Brexit and Myths of Englishness

James Meek: For England and St George, 11 October 2018

... Of the two​ folk-myths bound up with Englishness, the myth of St George and the myth of Robin Hood, the myth of St George is simpler. Robin Hood is a process; St George is an event. Robin Hood steals from the rich, which is difficult, to give to the poor, which is trickier still, and has to keep on doing it over and over; but St George kills the dragon, and that’s it ...

Prize Poems

Donald Davie, 1 July 1982

Arvon Foundation Poetry Competion: 1980 Anthology 
by Ted Hughes and Seamus Heaney.
Kilnhurst Publishing Company, 173 pp., £3, April 1982, 9780950807805
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Burn this 
by Tom Disch.
Hutchinson, 63 pp., £7.50, April 1982, 0 09 146960 0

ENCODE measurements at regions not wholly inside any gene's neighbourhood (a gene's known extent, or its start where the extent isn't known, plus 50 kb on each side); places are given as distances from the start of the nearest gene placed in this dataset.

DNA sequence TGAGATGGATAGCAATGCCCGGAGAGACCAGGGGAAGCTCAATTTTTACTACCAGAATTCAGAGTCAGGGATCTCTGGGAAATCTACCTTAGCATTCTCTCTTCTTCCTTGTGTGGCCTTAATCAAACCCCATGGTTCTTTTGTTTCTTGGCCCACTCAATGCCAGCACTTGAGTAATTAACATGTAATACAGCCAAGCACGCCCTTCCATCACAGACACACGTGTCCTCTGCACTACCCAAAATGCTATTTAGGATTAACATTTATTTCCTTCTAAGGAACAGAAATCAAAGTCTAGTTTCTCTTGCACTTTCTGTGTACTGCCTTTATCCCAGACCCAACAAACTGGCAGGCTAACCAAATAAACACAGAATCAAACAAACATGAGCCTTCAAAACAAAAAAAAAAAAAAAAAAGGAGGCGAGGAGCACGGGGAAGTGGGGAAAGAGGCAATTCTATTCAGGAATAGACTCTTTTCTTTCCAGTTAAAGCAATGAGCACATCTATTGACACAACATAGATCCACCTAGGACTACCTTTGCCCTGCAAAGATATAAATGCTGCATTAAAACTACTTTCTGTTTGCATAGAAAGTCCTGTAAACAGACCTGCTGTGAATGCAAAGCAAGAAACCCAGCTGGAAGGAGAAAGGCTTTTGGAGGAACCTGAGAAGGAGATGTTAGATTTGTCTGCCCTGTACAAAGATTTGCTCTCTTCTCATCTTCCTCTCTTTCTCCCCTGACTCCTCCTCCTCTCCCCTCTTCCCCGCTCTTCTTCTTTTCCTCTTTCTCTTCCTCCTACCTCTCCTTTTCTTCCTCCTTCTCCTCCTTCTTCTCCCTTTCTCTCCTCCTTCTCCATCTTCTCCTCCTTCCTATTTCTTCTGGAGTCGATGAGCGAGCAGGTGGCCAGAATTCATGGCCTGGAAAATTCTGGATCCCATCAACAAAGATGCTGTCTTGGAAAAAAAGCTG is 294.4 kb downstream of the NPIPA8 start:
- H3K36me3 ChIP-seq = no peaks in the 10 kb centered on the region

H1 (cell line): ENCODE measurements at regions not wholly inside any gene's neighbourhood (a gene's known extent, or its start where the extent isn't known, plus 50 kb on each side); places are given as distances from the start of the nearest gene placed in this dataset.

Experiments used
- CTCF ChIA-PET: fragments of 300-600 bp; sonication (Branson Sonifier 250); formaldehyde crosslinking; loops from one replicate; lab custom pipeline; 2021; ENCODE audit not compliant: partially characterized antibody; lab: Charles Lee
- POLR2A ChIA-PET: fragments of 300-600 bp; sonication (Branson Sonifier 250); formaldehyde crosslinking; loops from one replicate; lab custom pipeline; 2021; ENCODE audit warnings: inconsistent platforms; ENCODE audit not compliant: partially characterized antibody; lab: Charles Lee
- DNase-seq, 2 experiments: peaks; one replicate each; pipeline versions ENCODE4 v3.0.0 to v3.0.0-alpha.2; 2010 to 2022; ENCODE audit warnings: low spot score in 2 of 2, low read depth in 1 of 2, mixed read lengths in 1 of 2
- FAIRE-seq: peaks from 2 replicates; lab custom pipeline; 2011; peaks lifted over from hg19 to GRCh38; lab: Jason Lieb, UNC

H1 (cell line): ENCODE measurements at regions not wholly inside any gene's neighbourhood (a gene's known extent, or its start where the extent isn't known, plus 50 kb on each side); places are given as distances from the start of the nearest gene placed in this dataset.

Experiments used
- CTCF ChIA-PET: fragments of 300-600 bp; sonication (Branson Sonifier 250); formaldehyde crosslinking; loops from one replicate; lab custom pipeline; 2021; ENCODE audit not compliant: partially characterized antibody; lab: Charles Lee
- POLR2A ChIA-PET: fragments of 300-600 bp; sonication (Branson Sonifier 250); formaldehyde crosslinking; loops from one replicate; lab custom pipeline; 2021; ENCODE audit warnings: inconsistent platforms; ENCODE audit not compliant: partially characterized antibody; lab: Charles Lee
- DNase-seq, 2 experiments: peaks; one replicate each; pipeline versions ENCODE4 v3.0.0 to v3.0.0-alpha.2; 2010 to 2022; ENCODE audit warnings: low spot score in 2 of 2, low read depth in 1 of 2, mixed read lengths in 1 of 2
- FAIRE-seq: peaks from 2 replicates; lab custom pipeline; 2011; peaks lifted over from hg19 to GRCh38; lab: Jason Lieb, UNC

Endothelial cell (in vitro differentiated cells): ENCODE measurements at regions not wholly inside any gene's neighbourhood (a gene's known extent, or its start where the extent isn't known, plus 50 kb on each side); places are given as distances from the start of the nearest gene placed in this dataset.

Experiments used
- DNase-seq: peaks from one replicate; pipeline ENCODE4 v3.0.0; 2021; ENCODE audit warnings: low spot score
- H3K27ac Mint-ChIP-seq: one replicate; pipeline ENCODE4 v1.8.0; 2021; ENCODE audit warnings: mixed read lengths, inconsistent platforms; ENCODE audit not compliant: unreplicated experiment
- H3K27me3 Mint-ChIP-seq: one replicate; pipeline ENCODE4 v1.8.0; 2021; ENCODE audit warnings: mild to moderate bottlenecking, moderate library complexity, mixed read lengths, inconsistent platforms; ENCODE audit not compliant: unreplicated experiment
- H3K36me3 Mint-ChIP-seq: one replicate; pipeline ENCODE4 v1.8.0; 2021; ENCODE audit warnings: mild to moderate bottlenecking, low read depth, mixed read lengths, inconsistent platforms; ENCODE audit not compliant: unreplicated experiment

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... And here figure Mairi MacInnes, Miriam Levine (two), Gerry Loose, Paul Coltman, Richard Dankleff, Robin Ivy, Pete Morgan (two), Phyllis Koestenbaum, Barbara Moore, David MacSweeney (one out of two), Randall Garrison, Donald Stallybrass, Ellery Akers, Peter Abbs, John Hodgen, Andrew Motion, Edwin Drummond, Gregory ...

The Things We Throw Away

Andrew O’Hagan: The Garbage of England, 24 May 2007

... mentality.’ ‘We just want to save resources,’ said Martin, with a sigh. ‘It’s more of a Robin Hood model – we’re stealing from the corporations. We found a bin today with fifty or sixty cartons of milk inside.’ Everything Alf and Martin own is in the van. They sleep in the back and they don’t have sex with anyone. I asked Alf if there ...

The Cadaver Club

Iain Sinclair, 22 December 1994

Original Sin 
by P.D. James.
Faber, 426 pp., £14.99, October 1994, 0 571 17253 9
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Dan Leno and the Limehouse Golem 
by Peter Ackroyd.
Sinclair-Stevenson, 282 pp., £14.99, September 1994, 1 85619 507 4